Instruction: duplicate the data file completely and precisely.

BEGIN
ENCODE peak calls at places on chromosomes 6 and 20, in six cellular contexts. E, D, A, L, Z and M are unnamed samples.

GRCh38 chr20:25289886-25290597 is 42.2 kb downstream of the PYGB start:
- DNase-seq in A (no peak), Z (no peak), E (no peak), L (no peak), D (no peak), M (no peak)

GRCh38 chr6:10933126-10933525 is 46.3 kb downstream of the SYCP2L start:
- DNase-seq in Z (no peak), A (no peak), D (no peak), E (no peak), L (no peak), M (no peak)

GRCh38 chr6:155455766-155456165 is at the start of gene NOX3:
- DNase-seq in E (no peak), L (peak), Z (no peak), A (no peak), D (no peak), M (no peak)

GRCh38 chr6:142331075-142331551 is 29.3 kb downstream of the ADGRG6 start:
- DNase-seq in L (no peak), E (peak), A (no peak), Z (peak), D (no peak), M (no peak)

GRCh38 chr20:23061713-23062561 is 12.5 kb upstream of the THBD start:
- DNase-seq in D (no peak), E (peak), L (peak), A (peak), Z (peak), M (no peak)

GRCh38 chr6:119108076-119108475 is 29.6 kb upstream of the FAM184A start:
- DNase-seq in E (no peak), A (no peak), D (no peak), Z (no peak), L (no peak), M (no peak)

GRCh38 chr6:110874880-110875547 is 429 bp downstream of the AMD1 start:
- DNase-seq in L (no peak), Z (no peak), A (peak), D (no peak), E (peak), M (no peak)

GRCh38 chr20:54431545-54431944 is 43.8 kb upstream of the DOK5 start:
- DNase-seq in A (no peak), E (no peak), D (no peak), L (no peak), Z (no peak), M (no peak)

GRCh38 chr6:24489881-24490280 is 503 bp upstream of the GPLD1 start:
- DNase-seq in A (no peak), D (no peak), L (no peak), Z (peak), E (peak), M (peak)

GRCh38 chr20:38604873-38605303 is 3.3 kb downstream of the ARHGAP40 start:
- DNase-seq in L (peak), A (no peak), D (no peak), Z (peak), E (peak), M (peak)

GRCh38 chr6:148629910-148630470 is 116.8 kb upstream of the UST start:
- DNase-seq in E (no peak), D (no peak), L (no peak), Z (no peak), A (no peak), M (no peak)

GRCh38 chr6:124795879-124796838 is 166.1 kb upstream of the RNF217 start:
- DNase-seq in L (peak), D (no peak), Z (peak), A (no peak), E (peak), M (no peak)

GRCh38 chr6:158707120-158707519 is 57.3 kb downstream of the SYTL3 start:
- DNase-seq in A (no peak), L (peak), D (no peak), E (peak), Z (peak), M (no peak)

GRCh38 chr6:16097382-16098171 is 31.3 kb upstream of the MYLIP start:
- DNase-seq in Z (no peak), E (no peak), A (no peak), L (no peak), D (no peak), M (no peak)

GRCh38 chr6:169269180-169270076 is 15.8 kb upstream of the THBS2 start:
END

ENCODE peak calls at places on chromosomes 6 and 20, in six cellular contexts. E, D, A, L, Z and M are unnamed samples.

GRCh38 chr20:25289886-25290597 is 42.2 kb downstream of the PYGB start:
- DNase-seq in A (no peak), Z (no peak), E (no peak), L (no peak), D (no peak), M (no peak)

GRCh38 chr6:10933126-10933525 is 46.3 kb downstream of the SYCP2L start:
- DNase-seq in Z (no peak), A (no peak), D (no peak), E (no peak), L (no peak), M (no peak)

GRCh38 chr6:155455766-155456165 is at the start of gene NOX3:
- DNase-seq in E (no peak), L (peak), Z (no peak), A (no peak), D (no peak), M (no peak)

GRCh38 chr6:142331075-142331551 is 29.3 kb downstream of the ADGRG6 start:
- DNase-seq in L (no peak), E (peak), A (no peak), Z (peak), D (no peak), M (no peak)

GRCh38 chr20:23061713-23062561 is 12.5 kb upstream of the THBD start:
- DNase-seq in D (no peak), E (peak), L (peak), A (peak), Z (peak), M (no peak)

GRCh38 chr6:119108076-119108475 is 29.6 kb upstream of the FAM184A start:
- DNase-seq in E (no peak), A (no peak), D (no peak), Z (no peak), L (no peak), M (no peak)

GRCh38 chr6:110874880-110875547 is 429 bp downstream of the AMD1 start:
- DNase-seq in L (no peak), Z (no peak), A (peak), D (no peak), E (peak), M (no peak)

GRCh38 chr20:54431545-54431944 is 43.8 kb upstream of the DOK5 start:
- DNase-seq in A (no peak), E (no peak), D (no peak), L (no peak), Z (no peak), M (no peak)

GRCh38 chr6:24489881-24490280 is 503 bp upstream of the GPLD1 start:
- DNase-seq in A (no peak), D (no peak), L (no peak), Z (peak), E (peak), M (peak)

GRCh38 chr20:38604873-38605303 is 3.3 kb downstream of the ARHGAP40 start:
- DNase-seq in L (peak), A (no peak), D (no peak), Z (peak), E (peak), M (peak)

GRCh38 chr6:148629910-148630470 is 116.8 kb upstream of the UST start:
- DNase-seq in E (no peak), D (no peak), L (no peak), Z (no peak), A (no peak), M (no peak)

GRCh38 chr6:124795879-124796838 is 166.1 kb upstream of the RNF217 start:
- DNase-seq in L (peak), D (no peak), Z (peak), A (no peak), E (peak), M (no peak)

GRCh38 chr6:158707120-158707519 is 57.3 kb downstream of the SYTL3 start:
- DNase-seq in A (no peak), L (peak), D (no peak), E (peak), Z (peak), M (no peak)

GRCh38 chr6:16097382-16098171 is 31.3 kb upstream of the MYLIP start:
- DNase-seq in Z (no peak), E (no peak), A (no peak), L (no peak), D (no peak), M (no peak)

GRCh38 chr6:169269180-169270076 is 15.8 kb upstream of the THBS2 start: